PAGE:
Residents push back against proposed rail-banking option

Concerns raised about cost of rail trail construction to taxpayers
By Ben Holbrook | Jul 25, 2012
Photo by: Ben Holbrook Residents voiced their displeasure to the City Council in regards to a proposal to rail bank the city owned corridor in order to construct a walking trail at a future date.

Belfast — During a standing-room-only City Council meeting Tuesday, July 17, residents overwhelmingly voiced their displeasure with a proposed plan to rail-bank the city-owned rail corridor that stretches from the Armistice Footbridge to the Waldo County line.

One of the questions councilors have wrestled with is how much of the corridor the city should bank. One option was banking the section beginning in the area of the Armistice Footbridge out as far as City Point Rail.

The Brooks Preservation Society, which operates the Belfast and Moosehead Lake Railway, utilizes the rail for train rides from May through October. Banking from the Footbridge to City Point Rail would minimize the impact on the Preservation Societies activities.

During an interview Monday, July 23, City Manager Joseph Slocum said councilors don't want to eliminate all rail activity in Belfast, so banking from the Armistice Footbridge to City Point would still leave rail access from City Point to the county line, which Belfast owns. Because the section of rail from City Point to the county line is still active, there is no need for the city to bank the entire three mile corridor, Slocum said.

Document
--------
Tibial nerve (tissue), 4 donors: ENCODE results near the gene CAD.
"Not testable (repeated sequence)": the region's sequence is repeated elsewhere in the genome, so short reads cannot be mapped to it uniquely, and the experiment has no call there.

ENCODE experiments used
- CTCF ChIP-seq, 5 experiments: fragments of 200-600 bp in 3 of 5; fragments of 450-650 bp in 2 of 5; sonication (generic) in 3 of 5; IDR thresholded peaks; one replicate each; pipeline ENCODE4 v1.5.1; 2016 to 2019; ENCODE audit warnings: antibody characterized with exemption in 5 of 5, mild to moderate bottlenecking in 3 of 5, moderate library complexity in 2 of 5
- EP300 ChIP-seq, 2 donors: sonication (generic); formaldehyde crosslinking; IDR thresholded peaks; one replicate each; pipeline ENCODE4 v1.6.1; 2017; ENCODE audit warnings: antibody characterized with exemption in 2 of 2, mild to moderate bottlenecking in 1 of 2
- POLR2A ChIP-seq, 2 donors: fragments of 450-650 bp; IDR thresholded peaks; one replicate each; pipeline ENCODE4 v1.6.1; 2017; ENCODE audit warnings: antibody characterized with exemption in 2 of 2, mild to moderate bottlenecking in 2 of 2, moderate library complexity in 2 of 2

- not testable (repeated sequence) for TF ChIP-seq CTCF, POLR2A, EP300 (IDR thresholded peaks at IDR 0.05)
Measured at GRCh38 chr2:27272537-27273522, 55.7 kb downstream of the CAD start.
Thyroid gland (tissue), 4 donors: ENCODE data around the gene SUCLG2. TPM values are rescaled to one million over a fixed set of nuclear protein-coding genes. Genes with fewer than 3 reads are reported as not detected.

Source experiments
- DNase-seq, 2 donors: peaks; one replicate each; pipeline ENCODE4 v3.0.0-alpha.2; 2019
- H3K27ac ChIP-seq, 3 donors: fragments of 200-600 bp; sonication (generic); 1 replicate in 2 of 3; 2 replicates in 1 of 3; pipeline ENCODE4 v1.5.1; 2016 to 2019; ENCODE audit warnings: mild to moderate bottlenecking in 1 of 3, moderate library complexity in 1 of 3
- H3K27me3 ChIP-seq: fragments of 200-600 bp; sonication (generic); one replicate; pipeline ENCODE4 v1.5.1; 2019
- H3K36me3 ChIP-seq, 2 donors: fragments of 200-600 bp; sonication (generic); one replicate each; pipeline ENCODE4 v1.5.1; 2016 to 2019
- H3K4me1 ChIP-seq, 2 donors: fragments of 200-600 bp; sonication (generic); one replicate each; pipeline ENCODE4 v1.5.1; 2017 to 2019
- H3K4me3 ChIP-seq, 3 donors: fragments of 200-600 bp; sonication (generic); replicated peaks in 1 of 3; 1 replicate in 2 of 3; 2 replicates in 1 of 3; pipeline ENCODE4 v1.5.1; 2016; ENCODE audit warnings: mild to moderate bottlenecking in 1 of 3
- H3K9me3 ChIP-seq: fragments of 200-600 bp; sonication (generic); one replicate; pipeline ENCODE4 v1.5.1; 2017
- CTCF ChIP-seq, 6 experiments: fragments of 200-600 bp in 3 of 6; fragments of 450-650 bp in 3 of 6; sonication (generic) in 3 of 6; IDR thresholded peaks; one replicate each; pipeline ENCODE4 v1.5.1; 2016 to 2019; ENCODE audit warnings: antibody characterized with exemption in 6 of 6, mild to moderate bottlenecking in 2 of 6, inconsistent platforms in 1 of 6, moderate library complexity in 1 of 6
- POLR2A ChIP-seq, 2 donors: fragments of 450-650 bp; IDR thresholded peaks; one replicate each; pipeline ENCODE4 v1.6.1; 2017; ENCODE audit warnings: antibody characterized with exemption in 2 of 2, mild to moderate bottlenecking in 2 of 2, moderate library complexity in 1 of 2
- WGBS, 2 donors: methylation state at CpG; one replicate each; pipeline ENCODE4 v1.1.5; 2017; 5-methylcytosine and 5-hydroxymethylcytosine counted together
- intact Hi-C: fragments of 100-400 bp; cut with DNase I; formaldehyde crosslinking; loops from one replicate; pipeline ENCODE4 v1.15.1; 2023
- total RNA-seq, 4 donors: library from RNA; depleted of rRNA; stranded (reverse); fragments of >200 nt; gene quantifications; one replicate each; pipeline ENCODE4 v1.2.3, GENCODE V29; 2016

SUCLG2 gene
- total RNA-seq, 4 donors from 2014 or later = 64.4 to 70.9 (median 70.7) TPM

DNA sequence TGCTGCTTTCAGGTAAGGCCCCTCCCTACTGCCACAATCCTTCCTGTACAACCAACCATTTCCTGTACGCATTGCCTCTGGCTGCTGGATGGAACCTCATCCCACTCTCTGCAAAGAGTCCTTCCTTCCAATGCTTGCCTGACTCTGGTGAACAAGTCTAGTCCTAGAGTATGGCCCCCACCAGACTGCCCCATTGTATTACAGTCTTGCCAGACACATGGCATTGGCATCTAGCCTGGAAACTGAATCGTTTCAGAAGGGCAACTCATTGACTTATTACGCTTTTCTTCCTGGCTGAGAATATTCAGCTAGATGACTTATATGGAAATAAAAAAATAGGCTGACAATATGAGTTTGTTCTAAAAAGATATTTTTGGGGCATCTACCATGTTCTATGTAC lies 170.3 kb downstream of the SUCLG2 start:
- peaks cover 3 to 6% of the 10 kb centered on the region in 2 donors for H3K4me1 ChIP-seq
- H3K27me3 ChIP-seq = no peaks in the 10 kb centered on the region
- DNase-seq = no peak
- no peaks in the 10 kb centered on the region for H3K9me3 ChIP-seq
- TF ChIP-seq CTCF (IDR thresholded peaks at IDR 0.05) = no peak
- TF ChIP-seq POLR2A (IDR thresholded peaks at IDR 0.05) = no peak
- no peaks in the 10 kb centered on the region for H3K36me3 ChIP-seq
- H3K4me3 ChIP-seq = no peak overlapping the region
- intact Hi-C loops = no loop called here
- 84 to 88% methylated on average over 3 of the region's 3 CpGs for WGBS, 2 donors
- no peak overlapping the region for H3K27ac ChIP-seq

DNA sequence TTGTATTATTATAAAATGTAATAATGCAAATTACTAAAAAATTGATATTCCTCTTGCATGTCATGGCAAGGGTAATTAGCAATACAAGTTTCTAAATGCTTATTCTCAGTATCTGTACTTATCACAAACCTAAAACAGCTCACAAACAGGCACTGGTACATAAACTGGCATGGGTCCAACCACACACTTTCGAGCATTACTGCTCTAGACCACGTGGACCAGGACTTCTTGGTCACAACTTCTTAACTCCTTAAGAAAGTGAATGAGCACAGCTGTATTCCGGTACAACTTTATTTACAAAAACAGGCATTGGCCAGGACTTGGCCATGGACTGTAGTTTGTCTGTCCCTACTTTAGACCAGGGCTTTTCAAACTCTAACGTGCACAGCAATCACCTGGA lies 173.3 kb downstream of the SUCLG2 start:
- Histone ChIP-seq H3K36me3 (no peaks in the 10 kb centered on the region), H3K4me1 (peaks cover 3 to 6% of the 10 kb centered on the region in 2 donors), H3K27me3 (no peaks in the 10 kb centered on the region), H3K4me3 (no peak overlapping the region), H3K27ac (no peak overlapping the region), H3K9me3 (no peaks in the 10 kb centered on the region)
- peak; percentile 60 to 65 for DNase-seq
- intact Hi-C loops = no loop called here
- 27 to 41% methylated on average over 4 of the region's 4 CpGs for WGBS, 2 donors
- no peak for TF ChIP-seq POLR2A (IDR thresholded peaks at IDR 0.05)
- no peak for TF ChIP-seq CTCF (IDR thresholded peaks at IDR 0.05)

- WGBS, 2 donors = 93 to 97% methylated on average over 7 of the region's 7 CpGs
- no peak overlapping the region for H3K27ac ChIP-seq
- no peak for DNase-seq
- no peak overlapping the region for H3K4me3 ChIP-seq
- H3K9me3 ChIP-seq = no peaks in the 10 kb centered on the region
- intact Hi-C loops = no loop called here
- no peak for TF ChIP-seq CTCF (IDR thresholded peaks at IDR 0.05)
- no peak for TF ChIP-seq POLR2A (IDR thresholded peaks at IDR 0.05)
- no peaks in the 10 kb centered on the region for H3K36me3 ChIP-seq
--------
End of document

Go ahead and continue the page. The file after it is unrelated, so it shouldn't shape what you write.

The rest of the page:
Residents who attended the meeting expressed frustration with the city’s rail-banking plan and questioned the need for the proposed rail trail.

“I’m dead-set against rail-banking. Once we take the rails off, they won’t go back,” Belfast resident Blaine Richardson said. “We need a walking path along there like we need a hole in the head.”

Richardson said nothing is stopping people from using the rail corridor as it exists now, since people can walk along the side of the rail if they desire. He noted that the city is becoming “a little bit Disneyland” because of the number of sidewalks in the community.